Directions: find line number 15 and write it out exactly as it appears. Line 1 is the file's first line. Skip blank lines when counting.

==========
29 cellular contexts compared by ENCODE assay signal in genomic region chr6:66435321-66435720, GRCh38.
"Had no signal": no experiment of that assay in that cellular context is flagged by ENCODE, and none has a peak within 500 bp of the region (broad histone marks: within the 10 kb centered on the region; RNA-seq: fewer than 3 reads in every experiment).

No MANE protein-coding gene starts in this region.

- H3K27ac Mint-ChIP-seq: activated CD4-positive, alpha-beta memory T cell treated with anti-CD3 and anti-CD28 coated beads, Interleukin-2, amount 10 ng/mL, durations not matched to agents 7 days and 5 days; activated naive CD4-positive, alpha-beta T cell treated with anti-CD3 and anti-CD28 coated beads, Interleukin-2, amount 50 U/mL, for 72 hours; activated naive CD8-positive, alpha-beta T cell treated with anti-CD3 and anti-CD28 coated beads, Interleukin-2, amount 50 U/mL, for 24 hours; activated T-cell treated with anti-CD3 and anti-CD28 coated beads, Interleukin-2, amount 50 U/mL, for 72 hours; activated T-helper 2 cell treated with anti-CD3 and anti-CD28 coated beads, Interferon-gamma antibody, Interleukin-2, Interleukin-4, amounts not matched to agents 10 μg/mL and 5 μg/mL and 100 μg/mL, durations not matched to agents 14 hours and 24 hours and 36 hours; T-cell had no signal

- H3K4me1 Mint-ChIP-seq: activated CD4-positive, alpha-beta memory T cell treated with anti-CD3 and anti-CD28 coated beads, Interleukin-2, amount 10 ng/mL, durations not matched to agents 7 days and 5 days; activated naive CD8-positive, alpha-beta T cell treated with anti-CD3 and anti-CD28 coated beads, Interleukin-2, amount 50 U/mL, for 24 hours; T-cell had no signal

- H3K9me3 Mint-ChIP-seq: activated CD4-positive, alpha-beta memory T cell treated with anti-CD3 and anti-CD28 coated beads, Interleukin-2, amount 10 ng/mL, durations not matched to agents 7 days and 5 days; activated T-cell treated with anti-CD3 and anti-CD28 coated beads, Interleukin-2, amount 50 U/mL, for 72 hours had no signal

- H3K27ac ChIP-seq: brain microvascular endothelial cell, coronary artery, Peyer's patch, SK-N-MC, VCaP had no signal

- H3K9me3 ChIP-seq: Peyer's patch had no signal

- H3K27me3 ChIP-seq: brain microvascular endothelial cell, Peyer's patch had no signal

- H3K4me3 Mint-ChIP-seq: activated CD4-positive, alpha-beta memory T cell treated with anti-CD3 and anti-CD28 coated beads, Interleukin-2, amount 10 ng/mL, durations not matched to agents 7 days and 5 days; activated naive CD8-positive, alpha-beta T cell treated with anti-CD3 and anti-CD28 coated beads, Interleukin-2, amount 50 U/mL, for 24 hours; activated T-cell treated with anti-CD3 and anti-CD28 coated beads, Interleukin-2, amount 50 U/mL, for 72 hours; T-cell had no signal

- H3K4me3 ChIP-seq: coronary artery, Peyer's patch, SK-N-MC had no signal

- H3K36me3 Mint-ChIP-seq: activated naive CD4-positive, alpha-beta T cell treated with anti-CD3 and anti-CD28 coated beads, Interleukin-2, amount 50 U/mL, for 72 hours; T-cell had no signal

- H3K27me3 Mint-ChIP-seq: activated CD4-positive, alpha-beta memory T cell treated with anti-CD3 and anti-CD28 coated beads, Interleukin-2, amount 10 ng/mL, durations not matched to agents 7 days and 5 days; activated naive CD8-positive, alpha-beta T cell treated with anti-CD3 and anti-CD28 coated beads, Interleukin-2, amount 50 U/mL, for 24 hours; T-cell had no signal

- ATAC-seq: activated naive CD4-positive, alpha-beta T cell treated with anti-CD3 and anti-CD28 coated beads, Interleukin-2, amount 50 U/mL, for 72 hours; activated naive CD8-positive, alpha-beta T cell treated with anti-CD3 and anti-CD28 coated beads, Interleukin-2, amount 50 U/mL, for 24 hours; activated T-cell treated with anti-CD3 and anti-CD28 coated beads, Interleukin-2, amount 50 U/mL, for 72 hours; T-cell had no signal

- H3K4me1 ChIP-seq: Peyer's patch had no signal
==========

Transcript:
- H3K4me1 ChIP-seq: Peyer's patch had no signal